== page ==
When the race started four riders took off ahead of the rest, Gary was one so I went with them.  I spent the next four laps sitting in and getting familiar with the course and lines.   The lap was shorter than most 24hour races at 5K.  There were two great north shore sections, single tracks with tight technical switchbacks along with double track and fire road sections.  This was a great lap for racing, really well balanced with no advantage for any discipline, a course for an all rounder as a 24 hour course should be.  The shorter lap helped with pits as you could tell the pit crew on one lap what you wanted on the next.

I was using the XTC from the start as most of the solo riders were on hard tails, the weather was hot and sunny, Gary and I were riding together at a fairly fast pace and chatting about everything and nothing, sometimes I went ahead before he caught up and sometimes he went ahead but we seemed fairly evenly matched.  While chatting he told that in his day job with the fire service his crew hold world records for ascending ladders (Neil Kennedy and Dave oToole I’ll leave that with you!!).  Before I know I’m being told lights on for the next lap.  Sometime nearing dark I am on my own and leading.  I know this because Aine and Conor Connef are updating me on my position, they could do this because the timing is streamed live online (pay attention 24hour race organisers!).  I also have Richie Byrne texting me some “inspiration”.  The remote management dream team!

Around 10pm it started raining and fog descended, I couldn’t use the headlight on full beam with the fog and the wind was howling.  Every rider on the course was wrapped up for the weather but I wasn’t stopping to change I kept going.  Sometime in the early hours Gary was getting the better of me and was now ahead, when he lapped me I saw he was the only other rider still in shorts and short sleeves.  The weather was terrible at this stage, it was raining heavily and it was very cold (like Dingle in December), Bontrager 2012 was nothing in comparison!

Sometime around 6am I had to stop and change clothes, Gary was a lap ahead according to the timing screen but I knew he was due to finish another soon, I went to change and Stephen Kelly’s mum brought me into their gazebo, wrapped me in a blanket and gave me hot tea and porridge, I was so cold I seriously considered calling it a day.  After quite some time I went and checked the timing screen again, my 9 lap lead over third was now 6, I may be losing but I will be the best loser today I tell myself as I go back out to hold position.  I wrapped up well and got on the Anthem and off I went.

Around 9am on a fireroad where two sections of the course ran parallel separated by barriers I met Gary, I reached my hand across to his and conceded defeat, he had made a superb effort overnight considering the conditions (maybe it was that Manx third leg !!), also worth mentioning the outstanding job Paul Renshaw did for him in pits.  The rain had stopped now and the daylight was warming things up a bit.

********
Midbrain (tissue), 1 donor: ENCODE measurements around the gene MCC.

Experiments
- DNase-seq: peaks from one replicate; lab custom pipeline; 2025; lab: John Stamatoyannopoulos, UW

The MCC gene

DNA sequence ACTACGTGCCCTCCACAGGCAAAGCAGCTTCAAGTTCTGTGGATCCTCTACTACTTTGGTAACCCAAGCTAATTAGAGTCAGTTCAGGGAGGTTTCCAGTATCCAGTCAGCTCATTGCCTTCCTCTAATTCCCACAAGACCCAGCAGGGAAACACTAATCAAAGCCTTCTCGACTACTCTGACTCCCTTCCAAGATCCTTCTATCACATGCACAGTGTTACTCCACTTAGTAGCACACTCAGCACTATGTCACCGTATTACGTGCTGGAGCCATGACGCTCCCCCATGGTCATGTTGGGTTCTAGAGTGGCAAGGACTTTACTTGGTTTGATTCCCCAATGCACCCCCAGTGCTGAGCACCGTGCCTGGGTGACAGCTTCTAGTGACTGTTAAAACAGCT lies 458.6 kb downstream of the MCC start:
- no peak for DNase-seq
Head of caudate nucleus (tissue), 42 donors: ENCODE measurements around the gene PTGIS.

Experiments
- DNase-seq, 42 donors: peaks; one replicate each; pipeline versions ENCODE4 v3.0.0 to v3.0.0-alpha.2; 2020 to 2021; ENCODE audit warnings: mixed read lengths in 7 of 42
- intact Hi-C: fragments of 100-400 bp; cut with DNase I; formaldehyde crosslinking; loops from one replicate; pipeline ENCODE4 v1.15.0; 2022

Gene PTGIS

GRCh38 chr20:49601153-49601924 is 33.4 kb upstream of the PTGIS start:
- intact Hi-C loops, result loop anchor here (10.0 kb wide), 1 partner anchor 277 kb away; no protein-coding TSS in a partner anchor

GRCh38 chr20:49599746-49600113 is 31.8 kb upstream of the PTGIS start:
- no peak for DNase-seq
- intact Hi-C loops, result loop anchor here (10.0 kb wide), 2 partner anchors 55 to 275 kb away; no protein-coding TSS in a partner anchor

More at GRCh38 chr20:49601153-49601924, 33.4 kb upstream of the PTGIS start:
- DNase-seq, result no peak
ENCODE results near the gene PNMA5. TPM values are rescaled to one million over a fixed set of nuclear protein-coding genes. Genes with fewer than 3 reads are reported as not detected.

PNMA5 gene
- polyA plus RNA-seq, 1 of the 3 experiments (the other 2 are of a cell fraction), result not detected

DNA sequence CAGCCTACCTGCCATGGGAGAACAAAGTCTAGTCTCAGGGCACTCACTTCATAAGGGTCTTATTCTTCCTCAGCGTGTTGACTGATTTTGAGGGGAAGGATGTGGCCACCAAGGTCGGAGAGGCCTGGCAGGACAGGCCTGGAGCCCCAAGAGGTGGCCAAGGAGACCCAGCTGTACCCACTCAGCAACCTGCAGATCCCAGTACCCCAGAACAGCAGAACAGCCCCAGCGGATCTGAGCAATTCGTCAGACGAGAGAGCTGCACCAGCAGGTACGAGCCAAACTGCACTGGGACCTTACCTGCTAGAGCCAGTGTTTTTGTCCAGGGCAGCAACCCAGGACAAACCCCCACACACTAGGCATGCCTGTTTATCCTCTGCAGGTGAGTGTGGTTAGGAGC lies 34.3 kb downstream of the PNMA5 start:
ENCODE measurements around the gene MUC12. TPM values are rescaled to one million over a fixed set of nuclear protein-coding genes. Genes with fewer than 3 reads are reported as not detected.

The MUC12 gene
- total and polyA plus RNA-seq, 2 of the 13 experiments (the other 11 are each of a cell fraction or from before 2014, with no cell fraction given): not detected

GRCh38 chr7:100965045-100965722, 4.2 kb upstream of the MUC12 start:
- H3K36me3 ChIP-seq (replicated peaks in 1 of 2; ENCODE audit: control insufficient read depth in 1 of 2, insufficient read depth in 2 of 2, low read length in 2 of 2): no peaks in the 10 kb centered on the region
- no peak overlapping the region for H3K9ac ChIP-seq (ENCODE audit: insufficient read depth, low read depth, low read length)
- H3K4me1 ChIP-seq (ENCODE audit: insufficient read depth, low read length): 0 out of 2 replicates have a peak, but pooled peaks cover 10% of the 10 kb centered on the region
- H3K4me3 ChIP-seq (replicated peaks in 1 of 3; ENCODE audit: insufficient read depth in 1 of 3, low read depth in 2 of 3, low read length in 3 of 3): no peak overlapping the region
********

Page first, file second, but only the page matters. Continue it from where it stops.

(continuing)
I soldiered on until minutes before midday as I approached the line Gary was waiting for me, there were handshakes, smiles and congratulations before we crossed the line together, this was very much the spirit of the event, there was no animosity between us rather friendship and mutual respect, we’re Facebook friends now!

Before the start I was conscious of being the only non Manx man who had travelled to the event but the welcome I got was unreal, the Manx people were fantastic, not least Clare Cooper with her constant encouragement.  Well done to Gary Cooper and Loaghtan Loaded for a top class event, also thanks to Conister Bank for sponsorship.  I can see this race becoming more popular in the coming years, I’m really surprised a lot more people do not travel to this.


Ellie Ross  But do you even know how to put your chain back on if it falls off?

Despite signing myself up for a 24-hour bike race, I admit that this scenario hadn’t crossed my mind.

That is, until the morning of the event when I called my brother for a last-minute pep talk and he raised the possibility of my bike malfunctioning.

“Well, good luck,” he said, after briefly running through how to fix it. “And remember, slow and steady wins the race.”

What is LDLR?

This ‘race’ was Longest Day, Longest Ride, a 24-hour endurance mountain bike ride on the Isle of Man.

Competitors cycle for as long as they possibly can from noon until noon the following day, clocking up laps of the 5km course, with the winner pedalling the furthest. 

You can enter either as a team of up to six (passing over a wristband like a relay baton), or solo, braving the entire day of saddle sore alone.

My Facebook status begging for teammates had gone unanswered – so lone racing it would have to be.

Set in Conrhenny Plantation, a 15-minute drive north of the capital Douglas, the course features everything from fire roads to singletrack and man-made obstacles.

As well as downhills riddled with hairpin bends and loose stones, there’s also a steep ascent, worryingly nicknamed ‘Heart Attack Hill’.

A race that’s not just for pros